The primary focus of our campaign this year was to take either Mangere or East Coast Bays, to bypass the 5% threshold. I have discussed the Mangere result here. The main results for East Coast Bays (parties gaining over 100 votes) are below, full results are here.
|Family Party||435||ADAMS, Paul||FAM||3,275|
|Green Party||1,210||BRADFORD, Sue||GP||1,969|
|Labour Party||6,855||GOLDSMITH, Vivienne (Viv)||LAB||5,628|
|New Zealand First Party||944||JONES, Dail||NZF||683|
|ACT New Zealand||1,844||KRONFELD, Tim||ACT||1,149|
|National Party||19,617||McCULLY, Murray||NAT||18,428|
|United Future||234||McINNES, Ian||UFNZ||200|
|Jim Anderton’s Progressive||196|
|The Bill and Ben Party||124|
|Party Informals||95||Candidate Informals||247|
East Coast Bays turned out to be our best electorate, and Paul Adams took 10.3% of the candidate vote here. Although this was not enough to take the electorate, he did gain far more votes than Sue Bradford (Green), and the Act candidate. Paul was the third highest polling candidate, after National and Labour. Unfortunately, although we had been pushing the “2 for 1” message very heavily here (vote for Paul Adams, get both Adams and McCully as McCully would be in on the list), most voters still went for McCully.
In 2005, McCully took 17,213 votes, the Labour candidate took 9,927, and Paul Adams (standing as an independant) gained 5,809 votes (full results are here). In 2002, McCully took 12,134 votes, the Labour candidate took 10,600, and Paul Adams (standing for United Future) took 2,872 (results here). So this is the third election running that Paul has been the third highest polling candidate, above the candidates from any other minor party – which is an excellent achievement in itself. This year there was not so much a major swing to National, as National’s votes remained at about the same level, but rather a swing away from Labour. Many voters seemed to stay at home, with the turnout dropping from over 37,000 in 2005 to less than 32,000 this year. There was a swing towards ACT, and towards the Green party (presumably disgruntled Labour voters). But the biggest change was the number of voters who stayed at home.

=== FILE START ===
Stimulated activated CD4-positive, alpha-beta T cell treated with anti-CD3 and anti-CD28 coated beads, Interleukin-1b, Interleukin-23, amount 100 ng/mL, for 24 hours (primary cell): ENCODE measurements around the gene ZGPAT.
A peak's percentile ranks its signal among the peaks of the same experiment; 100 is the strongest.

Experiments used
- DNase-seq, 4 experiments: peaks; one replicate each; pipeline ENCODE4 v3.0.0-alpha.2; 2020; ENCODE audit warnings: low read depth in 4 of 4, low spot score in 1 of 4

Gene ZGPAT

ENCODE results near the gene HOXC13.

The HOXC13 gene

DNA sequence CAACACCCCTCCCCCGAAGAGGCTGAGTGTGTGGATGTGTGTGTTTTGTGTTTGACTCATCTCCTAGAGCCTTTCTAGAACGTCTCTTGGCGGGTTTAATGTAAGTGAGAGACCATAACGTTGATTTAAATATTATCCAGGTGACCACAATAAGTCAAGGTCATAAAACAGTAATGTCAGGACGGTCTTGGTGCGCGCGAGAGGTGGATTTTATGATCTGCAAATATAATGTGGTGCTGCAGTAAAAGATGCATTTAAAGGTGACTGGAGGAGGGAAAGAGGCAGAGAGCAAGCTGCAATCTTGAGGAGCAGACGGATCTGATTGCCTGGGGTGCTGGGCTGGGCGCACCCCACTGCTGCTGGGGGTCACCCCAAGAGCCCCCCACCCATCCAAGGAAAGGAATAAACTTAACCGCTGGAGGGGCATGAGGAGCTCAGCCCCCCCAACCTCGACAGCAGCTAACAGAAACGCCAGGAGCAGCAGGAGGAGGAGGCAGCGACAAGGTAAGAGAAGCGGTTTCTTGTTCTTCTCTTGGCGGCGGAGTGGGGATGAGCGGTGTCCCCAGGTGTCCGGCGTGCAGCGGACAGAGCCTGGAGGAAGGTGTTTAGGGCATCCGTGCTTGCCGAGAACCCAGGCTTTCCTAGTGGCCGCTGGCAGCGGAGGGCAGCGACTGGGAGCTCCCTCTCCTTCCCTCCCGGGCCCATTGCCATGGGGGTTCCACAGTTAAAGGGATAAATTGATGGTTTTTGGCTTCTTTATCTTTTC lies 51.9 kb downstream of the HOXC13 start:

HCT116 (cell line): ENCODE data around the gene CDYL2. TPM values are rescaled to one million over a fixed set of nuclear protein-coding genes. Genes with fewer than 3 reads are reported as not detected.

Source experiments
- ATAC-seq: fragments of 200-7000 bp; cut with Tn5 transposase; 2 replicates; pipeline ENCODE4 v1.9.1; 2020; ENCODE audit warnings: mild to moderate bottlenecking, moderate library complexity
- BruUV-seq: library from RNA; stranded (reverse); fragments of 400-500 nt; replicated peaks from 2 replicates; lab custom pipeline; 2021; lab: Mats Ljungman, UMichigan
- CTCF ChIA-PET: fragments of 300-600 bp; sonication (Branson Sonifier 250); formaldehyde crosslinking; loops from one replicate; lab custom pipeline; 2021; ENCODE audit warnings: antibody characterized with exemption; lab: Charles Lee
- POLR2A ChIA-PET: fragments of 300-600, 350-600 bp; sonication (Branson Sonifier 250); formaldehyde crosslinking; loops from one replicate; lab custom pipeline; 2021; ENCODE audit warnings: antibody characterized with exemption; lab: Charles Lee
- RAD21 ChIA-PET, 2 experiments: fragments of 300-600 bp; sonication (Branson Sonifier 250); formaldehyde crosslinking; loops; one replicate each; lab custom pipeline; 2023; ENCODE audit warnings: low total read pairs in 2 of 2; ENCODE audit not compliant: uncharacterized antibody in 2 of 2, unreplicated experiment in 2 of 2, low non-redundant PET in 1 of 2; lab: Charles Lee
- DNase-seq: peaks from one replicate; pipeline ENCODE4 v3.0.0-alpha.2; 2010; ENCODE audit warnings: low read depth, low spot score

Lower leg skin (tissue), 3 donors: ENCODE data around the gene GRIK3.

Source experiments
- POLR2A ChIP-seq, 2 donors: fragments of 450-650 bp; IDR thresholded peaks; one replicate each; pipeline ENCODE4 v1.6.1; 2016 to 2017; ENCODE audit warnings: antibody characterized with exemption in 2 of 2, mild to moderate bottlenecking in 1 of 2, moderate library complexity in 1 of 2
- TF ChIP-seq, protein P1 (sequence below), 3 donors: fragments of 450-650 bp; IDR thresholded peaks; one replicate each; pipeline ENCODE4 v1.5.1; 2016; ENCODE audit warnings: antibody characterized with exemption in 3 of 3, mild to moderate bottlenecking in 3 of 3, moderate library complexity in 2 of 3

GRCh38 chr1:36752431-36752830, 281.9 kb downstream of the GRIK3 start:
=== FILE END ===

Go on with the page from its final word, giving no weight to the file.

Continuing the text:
It is disappointing that despite a heavy campaign Paul actually polled lower this year than in 2005, but can probably be best explained by the number of voters who stayed at home. There is also the possibility that a few voters may have been put off by his association with the Family Party for some reason. However this is unlikely because Paul polled higher this year, standing for us, than he did when he stood for United Future. So I think the fact that McCully won by a landslide is simply due to the nationwide swing towards National.
Overall, taking over 10% of the candidate vote is an excellent achievement, and certainly something that could be built on in future. McCully is a formidible opponent, as he has been the incumbant there for so long, but he is always high enough on National’s list for there to be no point voting for him, unless you are a Labour voter specifically wanting to shut out a right-leaning minor party such as ourselves. The strange thing about the MMP 5% threshold is that it means it can be best to vote for the opposition sometimes.